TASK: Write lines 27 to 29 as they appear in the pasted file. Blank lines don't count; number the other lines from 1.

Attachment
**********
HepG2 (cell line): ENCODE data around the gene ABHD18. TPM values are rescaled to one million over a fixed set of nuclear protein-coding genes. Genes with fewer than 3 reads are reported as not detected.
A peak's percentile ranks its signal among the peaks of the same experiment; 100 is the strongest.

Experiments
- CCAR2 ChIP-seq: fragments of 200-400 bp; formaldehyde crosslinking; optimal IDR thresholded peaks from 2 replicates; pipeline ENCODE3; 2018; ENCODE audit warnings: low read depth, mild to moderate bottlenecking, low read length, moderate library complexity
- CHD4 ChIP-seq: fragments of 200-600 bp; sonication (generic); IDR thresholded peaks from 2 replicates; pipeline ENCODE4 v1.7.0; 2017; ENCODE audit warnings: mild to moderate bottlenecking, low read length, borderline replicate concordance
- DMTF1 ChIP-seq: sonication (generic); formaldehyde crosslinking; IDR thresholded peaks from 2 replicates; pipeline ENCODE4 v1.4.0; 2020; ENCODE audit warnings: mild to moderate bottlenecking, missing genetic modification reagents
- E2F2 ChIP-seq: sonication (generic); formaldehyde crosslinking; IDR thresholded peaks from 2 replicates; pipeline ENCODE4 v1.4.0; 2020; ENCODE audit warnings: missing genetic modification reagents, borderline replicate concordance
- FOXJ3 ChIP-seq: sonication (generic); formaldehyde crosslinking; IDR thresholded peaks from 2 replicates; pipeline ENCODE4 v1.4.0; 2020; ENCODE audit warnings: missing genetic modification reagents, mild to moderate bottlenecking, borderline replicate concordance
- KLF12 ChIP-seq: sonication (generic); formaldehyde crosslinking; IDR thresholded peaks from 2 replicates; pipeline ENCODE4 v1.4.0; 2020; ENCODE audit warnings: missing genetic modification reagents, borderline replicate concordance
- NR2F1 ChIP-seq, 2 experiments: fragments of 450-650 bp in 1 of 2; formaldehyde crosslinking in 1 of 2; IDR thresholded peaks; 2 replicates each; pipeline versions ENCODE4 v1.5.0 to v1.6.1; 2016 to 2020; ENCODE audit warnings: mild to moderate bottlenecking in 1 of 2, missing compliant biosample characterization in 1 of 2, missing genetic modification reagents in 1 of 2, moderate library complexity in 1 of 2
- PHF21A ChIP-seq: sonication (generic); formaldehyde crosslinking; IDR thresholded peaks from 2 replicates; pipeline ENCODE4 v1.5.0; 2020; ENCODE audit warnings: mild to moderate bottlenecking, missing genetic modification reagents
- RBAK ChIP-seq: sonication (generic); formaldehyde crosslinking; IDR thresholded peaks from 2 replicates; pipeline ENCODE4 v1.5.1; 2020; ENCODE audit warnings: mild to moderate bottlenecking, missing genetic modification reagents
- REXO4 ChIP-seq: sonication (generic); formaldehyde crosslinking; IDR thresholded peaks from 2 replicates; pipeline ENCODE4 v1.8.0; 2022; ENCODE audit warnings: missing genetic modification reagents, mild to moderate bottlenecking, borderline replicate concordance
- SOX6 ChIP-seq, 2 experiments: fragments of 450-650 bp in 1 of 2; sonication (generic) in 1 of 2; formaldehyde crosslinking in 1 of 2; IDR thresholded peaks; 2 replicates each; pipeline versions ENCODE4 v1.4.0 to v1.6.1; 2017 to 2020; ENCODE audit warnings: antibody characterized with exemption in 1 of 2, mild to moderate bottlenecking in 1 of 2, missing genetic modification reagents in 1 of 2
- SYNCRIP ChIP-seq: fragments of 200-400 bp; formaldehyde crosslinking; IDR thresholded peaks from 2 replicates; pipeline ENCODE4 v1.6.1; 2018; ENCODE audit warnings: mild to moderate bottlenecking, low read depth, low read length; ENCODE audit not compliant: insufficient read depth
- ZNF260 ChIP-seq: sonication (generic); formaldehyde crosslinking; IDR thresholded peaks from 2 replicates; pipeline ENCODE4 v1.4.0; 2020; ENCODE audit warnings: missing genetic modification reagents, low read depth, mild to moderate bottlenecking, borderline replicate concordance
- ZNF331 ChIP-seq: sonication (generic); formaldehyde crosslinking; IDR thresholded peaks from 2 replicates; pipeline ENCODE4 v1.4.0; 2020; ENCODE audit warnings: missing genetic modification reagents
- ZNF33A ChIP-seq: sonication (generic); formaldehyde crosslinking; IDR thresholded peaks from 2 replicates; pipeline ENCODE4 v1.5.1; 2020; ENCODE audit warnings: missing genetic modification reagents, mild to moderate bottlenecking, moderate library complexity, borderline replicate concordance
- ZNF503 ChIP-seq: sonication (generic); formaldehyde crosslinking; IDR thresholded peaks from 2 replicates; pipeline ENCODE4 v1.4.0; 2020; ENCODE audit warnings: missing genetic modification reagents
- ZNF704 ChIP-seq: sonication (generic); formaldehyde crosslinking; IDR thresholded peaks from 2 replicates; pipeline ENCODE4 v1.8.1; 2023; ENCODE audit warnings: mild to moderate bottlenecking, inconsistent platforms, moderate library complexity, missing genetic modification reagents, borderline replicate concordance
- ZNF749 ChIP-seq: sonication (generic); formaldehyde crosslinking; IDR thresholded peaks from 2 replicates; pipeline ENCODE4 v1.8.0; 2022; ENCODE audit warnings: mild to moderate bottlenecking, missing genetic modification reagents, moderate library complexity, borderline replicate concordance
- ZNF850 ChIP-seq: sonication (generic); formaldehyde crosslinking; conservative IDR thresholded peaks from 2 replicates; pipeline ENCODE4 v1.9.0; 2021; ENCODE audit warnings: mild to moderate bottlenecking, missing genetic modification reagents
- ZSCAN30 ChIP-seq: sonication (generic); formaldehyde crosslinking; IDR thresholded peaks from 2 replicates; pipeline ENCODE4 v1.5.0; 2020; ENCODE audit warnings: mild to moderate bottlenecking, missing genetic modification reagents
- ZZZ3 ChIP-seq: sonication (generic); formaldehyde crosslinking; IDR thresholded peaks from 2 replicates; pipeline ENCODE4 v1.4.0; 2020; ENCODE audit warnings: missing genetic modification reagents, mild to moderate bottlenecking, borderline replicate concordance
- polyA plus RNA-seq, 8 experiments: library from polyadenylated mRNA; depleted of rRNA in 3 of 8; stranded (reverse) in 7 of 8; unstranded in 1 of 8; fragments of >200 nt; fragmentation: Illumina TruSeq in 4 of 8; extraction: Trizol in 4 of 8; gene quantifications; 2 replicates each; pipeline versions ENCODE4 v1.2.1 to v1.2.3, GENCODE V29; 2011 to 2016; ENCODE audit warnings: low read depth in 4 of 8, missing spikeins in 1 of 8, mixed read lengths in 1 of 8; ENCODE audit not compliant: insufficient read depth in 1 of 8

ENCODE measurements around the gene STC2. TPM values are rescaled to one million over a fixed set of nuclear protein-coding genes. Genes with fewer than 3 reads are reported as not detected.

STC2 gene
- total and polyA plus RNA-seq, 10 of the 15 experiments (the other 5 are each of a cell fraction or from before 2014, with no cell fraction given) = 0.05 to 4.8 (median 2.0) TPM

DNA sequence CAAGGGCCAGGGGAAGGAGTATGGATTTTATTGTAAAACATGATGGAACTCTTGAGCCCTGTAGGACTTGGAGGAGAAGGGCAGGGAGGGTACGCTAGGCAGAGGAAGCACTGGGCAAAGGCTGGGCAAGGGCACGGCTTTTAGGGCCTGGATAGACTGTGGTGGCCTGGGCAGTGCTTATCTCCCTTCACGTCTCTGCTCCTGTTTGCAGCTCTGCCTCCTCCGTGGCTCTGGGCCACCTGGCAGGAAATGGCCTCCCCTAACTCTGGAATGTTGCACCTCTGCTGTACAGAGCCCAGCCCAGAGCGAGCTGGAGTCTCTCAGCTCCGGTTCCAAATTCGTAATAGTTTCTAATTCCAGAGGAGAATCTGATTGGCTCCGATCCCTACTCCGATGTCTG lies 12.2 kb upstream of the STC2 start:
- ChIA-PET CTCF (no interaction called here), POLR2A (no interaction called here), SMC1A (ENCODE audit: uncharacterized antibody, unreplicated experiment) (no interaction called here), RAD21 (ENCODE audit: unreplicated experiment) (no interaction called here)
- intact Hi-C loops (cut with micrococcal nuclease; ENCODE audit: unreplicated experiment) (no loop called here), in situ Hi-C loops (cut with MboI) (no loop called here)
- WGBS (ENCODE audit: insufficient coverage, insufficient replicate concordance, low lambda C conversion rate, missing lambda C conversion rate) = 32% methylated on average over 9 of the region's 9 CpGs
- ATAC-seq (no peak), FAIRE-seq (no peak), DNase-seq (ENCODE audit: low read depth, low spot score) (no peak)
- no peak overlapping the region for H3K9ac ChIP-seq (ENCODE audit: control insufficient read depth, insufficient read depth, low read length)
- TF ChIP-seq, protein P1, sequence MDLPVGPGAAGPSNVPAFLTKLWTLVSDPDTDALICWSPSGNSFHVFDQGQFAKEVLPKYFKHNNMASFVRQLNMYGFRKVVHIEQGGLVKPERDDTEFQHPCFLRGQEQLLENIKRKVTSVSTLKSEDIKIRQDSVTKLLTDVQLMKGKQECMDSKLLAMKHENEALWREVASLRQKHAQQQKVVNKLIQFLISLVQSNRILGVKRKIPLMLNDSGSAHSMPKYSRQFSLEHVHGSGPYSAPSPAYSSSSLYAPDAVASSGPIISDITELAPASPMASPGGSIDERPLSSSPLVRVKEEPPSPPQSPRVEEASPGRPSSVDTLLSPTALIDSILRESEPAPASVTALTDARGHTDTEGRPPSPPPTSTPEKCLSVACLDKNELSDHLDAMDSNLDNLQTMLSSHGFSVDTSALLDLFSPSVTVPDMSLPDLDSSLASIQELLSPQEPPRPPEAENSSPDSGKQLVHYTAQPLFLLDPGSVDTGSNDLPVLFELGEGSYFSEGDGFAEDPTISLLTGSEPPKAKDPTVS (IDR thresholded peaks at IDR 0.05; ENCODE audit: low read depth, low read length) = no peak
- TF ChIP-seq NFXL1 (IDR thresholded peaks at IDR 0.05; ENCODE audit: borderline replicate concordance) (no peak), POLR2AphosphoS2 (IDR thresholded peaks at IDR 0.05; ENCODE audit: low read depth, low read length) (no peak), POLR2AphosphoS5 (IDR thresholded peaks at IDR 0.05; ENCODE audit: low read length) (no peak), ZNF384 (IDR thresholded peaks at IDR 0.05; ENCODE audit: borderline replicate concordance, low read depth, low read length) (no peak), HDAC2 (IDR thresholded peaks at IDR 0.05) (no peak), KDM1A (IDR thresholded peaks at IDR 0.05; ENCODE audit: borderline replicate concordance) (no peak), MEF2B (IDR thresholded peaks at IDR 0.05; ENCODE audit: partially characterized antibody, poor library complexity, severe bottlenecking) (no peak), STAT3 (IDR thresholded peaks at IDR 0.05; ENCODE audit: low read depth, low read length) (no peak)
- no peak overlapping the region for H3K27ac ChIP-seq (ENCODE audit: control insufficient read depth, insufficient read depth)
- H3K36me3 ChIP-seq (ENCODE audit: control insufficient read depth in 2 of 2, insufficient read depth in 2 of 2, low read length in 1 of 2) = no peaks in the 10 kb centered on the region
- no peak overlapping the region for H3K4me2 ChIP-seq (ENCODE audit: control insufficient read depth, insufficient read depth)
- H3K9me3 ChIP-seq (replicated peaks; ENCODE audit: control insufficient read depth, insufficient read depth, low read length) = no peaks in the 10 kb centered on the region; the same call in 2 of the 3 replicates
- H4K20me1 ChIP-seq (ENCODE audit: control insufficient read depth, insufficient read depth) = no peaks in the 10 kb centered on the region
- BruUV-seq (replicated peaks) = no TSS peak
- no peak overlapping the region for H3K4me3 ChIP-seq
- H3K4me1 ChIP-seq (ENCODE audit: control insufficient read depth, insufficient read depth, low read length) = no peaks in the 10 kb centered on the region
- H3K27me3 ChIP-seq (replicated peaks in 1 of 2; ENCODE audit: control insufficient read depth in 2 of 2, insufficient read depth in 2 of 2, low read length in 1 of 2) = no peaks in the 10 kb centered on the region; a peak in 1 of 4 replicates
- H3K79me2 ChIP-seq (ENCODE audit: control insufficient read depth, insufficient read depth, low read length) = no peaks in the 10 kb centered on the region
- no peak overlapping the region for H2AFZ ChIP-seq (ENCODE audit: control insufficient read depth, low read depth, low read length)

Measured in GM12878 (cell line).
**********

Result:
STC2 gene
- total and polyA plus RNA-seq, 10 of the 15 experiments (the other 5 are each of a cell fraction or from before 2014, with no cell fraction given) = 0.05 to 4.8 (median 2.0) TPM

DNA sequence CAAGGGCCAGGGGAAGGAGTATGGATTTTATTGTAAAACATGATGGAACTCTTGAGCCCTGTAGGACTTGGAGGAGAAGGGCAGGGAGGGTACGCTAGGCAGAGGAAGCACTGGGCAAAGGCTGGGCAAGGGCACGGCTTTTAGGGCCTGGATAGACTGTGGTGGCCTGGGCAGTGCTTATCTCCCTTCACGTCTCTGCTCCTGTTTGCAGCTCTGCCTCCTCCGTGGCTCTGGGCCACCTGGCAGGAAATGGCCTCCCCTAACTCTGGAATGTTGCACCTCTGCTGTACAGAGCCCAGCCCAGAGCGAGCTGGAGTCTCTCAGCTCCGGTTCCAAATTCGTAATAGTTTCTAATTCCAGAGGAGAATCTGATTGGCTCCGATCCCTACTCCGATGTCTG lies 12.2 kb upstream of the STC2 start: